Introduction to Shaarei Yosher

I recently had the honor of translating the introduction to Rav Shimon Shkop‘s Shaarei Yosher. My love of this piece is only partly because Rav Shimon was the rebbe of my rebbe, Rav Dovid Lifshitz.

In a few short pages, Rav Shimon defines holiness, gives the key to happiness and contentment, explains the path to chessed (lovingkindness), and the relationship between mussar and the rest of Torah. His answers to these questions are based on ideas we as products of today’s culture, can very well relate to; for example, chessed is defined in terms of a healthy notion of one’s own value, not an abnegation of self.

In case you missed the earlier links, the document is here (starting in English at one end, and a scan of the Hebrew starting from the other), and the Wikipedia page on Rav Shimon, here.

Holiness and Carrying the Yoke with the Other

(The following is based on a class I gave on Shabbat at Mussar Kallah IX, and is the further development of a number of ideas R’ Gil Student and I wrote for Mesuqim MiDevash.)

The question of holiness is central to the title phrase of the sedra of Qedoshim. “Qedoshim tihyu hi Qadosh Ani – Be qadosh [holy, sacred] for I Am Qadosh.” (Vayiqra 19:2) But what is qedushah?

Translating it as “sanctity” or “holiness” falls short as: (1) the meaning of the English is itself not too clear, (2) nor are we sure that they truly capture the connotations of the Hebrew original.

The Sifra[1], commenting on our verse, writes “’qedoshim tihyu’: perushim tihyu – ‘be holy’: you shall be separated”.

Along these lines, Rashi understands the verse as referring to the list of laws of intimacy with which the previous sedra concluded, as well as other transgressions. And he gives other examples where such a separation is associated with the concept of qedushah.

The Ramban (Nachmanides) writes “make yourself qadosh with that which is permitted to you” by refraining from the permitted.

It would seem that they are both defining qedushah as separation. But there is also a real difference. Rashi discusses things that are specifically prohibited. The Ramban is quite specifically speaking about separating oneself from things that are not the topic of a specific prohibition – there is no ban on the action, but rather the action isn’t in concert with being a holy person.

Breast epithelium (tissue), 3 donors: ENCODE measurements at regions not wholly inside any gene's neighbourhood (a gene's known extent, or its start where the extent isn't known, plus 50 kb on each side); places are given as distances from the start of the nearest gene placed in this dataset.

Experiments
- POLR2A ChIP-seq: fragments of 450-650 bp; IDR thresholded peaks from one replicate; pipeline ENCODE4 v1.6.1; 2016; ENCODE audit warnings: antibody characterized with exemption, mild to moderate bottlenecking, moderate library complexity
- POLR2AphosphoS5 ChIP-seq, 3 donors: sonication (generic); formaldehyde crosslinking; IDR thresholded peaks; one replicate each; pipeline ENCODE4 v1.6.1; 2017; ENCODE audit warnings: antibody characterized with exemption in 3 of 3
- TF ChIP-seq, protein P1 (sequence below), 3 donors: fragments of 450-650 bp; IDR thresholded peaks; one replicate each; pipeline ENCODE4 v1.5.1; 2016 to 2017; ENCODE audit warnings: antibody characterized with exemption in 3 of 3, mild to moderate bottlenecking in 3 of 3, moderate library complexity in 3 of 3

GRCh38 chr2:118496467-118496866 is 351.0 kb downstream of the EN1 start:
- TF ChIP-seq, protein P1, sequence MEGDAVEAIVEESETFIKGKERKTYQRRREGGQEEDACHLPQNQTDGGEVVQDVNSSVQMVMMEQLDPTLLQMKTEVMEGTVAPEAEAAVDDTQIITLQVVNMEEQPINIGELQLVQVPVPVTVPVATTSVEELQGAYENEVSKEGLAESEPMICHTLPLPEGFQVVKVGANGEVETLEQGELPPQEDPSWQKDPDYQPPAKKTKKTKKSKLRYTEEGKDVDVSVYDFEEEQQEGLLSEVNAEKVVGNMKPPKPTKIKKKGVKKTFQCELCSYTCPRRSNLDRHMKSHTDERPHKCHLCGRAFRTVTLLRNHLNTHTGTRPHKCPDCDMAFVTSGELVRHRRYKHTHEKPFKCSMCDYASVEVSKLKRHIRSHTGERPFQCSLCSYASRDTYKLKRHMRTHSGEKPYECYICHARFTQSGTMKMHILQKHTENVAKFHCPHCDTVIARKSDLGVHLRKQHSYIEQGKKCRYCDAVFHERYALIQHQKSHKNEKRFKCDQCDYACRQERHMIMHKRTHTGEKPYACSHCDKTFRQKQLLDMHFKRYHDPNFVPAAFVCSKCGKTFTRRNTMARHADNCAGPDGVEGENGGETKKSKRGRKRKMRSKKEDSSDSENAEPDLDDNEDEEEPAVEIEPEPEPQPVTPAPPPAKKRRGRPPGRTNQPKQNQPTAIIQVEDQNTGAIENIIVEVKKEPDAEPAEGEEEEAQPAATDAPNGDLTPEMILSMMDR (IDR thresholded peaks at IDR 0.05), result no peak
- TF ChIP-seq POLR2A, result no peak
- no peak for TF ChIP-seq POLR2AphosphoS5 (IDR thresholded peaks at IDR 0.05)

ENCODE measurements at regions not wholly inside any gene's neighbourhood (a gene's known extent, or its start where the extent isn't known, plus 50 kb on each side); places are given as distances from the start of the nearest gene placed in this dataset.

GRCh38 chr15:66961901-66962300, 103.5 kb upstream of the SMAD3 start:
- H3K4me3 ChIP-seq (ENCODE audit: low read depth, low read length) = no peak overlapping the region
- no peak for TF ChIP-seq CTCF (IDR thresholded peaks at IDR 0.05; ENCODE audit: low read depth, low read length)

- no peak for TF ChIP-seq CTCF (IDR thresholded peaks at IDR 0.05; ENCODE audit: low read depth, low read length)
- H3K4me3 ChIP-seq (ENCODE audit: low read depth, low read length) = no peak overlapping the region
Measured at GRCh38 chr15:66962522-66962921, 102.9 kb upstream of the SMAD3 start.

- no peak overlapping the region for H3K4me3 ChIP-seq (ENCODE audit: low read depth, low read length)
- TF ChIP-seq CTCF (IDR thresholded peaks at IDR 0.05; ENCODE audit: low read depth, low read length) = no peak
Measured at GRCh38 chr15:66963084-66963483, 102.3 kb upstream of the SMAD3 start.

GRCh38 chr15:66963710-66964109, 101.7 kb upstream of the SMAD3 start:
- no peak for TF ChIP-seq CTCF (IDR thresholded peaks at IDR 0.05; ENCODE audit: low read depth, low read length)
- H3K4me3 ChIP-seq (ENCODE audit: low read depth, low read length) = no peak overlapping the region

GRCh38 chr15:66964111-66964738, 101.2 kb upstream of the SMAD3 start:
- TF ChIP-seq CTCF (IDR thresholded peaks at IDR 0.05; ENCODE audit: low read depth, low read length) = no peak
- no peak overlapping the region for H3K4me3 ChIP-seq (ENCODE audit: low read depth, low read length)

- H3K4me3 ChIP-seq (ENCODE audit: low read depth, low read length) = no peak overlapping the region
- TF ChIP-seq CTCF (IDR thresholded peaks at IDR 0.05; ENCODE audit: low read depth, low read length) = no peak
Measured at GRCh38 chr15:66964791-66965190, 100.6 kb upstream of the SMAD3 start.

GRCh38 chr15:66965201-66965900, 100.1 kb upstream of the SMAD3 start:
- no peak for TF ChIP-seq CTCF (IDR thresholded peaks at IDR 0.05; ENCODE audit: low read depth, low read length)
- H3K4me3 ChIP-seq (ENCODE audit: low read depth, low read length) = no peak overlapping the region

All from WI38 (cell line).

A parallel division exists in other discussions about qedushah.

In parashas Sheqalim, the portion discussing the mitzvah for each person to donate a 1/2 sheqel coin to the Temple (also counted for a census), we are told to take “half a sheqel of a sheqel haqodesh”. The Ramban (ad loc) explains that these sheqalim were considered sacred because they were used for holy purposes. The funds gathered by this census in the first year were donated towards the construction of the Tabernacle, other “sheqel haqodesh” were used for buying offerings and utensils for the Tabernacle or Temple, or for redeeming a first-born. Along similar lines, Rabbeinu Bachya (ad loc) writes, “Since all mitzvos are the core of holiness and some mitzvos require this currency,” the currency takes on a holiness corresponding to its use.

The Ramban continues, Hebrew is called leshon haqodesh – the holy language – because it was and continues to be used for holy purposes. It is the language in which G-d said “yehi or – let there be light”, in which He gave us the Torah and the Tanakh was written, the language in which our ancestors were named, etc…

However, the Ramban (Nachmanides) notes that the Rambam (Maimonides) has a very different understanding of why Hebrew is called “the holy language”. In his Guide for the Perplexed (3:8), Rambam explains that Hebrew is called sacred because it has no specific words for uniquely male and female body parts, for the acts that lead to conception of a child, nor does it have precise terms for the various bodily emissions and excretions.

Rabbi Shimon Romm [2] explains this dispute between Rambam and Ramban as being a fundamental disagreement over the nature of qedushah, holiness.